South Sudanese surgeon honoured at 2018 UNHCR Nansen Refugee Award ceremony
Dr. Evan Atar Adaha runs the only working hospital in South Sudan’s Upper Nile State where he treats people forced to flee conflict and persecution.
UN High Commissioner for Refugees, Filippo Grandi, presents the 2018 Nansen Refugee Award to Dr. Evan Atar Adaha, a surgeon and medical director at a hospital in north-eastern South Sudan. (©UNHCR/Mark Henley)
UNHCR, the UN Refugee Agency, today honored Dr. Evan Atar Adaha (Dr. Atar), a surgeon from South Sudan, with the 2018 Nansen Refugee Award at a ceremony in Geneva.
Dr. Atar received the award for his outstanding 20-year commitment in providing medical services to people forced to flee conflict and persecution in Sudan and South Sudan, as well as to the communities that welcome them.
Presenting the award in Geneva’s Bâtiment des Forces Motrices, Filippo Grandi, UN High Commissioner for Refugees, said he could think of “three or four reasons” why Dr. Atar was chosen to receive the award.
He said most of his patients were refugees and he had lived through displacement himself, after fighting forced him to close his first hospital in Kurmuk, Sudan. In addition, he embodied “not only solidarity, but courageous solidarity” with his refugee patients, “two commodities that are very scarce in today’s world”.
High Commissioner Grandi noted that that the South Sudanese government had just signed a revitalized peace agreement adding: “I have a message for the leadership of South Sudan … one of your compatriots shows the way.”
The UNHCR Goodwill Ambassador, actor Cate Blanchett, provided the keynote address, praising Dr. Atar’s work at such a critical time for global displacement.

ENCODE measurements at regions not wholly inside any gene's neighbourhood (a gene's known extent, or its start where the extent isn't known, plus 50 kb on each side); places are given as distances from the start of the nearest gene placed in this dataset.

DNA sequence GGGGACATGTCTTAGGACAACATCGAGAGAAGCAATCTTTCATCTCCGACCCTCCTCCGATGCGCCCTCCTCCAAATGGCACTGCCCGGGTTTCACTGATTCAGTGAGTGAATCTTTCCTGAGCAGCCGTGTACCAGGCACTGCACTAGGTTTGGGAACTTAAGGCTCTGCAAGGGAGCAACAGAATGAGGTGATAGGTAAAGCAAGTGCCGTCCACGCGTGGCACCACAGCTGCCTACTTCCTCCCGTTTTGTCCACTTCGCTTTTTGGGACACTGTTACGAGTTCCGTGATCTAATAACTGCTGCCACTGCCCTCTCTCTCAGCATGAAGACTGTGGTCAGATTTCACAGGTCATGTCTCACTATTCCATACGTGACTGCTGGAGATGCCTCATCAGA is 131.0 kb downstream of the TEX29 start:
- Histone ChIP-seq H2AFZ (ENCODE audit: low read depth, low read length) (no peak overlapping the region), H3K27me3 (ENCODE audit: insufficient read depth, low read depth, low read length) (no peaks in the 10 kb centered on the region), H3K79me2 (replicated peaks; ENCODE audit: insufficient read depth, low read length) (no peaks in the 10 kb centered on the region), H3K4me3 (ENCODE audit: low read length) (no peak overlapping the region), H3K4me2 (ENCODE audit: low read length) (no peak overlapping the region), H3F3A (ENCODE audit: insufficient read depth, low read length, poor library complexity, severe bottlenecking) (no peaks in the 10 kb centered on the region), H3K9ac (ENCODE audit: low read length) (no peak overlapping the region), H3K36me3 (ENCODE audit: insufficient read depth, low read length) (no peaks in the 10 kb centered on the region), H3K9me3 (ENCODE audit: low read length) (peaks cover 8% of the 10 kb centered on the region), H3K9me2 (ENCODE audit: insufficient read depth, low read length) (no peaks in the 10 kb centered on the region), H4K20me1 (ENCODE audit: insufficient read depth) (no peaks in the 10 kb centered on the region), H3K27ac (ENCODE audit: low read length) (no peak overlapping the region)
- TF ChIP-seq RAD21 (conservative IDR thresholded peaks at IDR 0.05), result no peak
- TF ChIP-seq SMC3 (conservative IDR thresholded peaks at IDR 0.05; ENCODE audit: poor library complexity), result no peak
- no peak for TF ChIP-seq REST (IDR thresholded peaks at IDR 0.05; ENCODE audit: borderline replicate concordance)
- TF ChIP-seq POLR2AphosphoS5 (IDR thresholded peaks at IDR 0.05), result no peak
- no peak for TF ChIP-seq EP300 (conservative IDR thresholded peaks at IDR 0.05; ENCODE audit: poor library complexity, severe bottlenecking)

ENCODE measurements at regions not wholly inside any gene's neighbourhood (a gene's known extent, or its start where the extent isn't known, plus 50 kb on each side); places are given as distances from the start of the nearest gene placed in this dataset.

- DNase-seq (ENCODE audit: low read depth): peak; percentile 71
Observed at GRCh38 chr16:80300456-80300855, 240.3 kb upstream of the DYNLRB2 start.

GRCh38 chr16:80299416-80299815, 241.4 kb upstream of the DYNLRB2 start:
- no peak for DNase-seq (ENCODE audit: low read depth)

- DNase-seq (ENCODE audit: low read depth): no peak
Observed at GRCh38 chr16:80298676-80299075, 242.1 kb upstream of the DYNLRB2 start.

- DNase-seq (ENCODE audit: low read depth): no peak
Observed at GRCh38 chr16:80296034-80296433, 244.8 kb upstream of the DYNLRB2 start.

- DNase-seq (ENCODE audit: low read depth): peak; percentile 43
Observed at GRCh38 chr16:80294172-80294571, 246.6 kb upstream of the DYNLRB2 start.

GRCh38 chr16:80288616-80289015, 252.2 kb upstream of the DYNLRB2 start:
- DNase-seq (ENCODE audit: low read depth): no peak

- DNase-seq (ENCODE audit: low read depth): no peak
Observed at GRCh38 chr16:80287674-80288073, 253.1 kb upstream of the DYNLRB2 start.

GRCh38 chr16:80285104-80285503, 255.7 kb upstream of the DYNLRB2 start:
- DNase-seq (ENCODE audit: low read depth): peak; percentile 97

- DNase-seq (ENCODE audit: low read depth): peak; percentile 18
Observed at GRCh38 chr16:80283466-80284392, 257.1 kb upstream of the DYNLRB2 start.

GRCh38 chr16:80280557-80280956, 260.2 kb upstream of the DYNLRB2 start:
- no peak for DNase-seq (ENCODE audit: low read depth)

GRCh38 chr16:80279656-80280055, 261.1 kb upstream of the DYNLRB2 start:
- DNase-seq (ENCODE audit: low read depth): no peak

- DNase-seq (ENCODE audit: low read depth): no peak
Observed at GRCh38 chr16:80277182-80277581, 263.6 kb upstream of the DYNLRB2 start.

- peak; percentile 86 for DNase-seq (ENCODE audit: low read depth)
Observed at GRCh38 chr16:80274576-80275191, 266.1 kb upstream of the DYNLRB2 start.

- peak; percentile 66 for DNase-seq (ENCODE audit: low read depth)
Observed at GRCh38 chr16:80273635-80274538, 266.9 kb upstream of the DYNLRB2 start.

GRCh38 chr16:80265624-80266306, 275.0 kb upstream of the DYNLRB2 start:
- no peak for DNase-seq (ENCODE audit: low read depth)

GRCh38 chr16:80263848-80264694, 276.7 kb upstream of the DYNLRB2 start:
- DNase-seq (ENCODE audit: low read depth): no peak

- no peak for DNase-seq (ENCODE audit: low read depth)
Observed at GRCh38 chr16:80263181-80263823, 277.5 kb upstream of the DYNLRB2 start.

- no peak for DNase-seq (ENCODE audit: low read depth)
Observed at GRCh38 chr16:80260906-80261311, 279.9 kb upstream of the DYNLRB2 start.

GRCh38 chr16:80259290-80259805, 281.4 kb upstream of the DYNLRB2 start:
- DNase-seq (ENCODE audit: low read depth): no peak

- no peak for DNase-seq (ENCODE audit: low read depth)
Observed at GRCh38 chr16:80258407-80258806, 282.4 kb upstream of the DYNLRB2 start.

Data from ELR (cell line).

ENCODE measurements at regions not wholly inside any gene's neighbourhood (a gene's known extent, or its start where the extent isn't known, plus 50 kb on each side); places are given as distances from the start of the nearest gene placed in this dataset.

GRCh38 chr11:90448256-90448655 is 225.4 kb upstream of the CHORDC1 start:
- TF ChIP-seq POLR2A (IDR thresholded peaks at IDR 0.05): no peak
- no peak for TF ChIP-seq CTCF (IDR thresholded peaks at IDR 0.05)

“The award tonight marks a great humanitarian achievement,” she said. “It is a formalized way of saying ‘thank you’ to one person specifically, but more importantly, it carries with it the inexpressible thanks to all who work in the humanitarian fields — often at great personal cost.”
She added: “Hope is embodied by the field workers and volunteers, like our Nansen laureate tonight. People who bring refugees and host communities together. In these people we have not just the ground force, but the beating heart and moral impulse to achieve change.”
“People like Dr. Atar inspire us to build a better future for everybody.”
Dr. Atar is based in Bunj, in north-eastern South Sudan, where he runs the only functional hospital, serving more than 200,000 people. These include 144,000 refugees from Sudan’s Blue Nile State and the local Maban County population of about 53,000.
His team at Maban Hospital carries out an average of 58 operations per week in difficult conditions with limited supplies and equipment. There is no provision for general anesthesia, meaning doctors work with ketamine injections and spinal epidurals.
“However, this award is not for me as an individual.
The award is for my team back in Maban.”
The only x-ray machine is broken, the only surgical theatre is lit by a single light, and electricity is provided by generators that often break down. Since it is the only hospital in Upper Nile State, it is often crowded with patients and wards extend into the open air.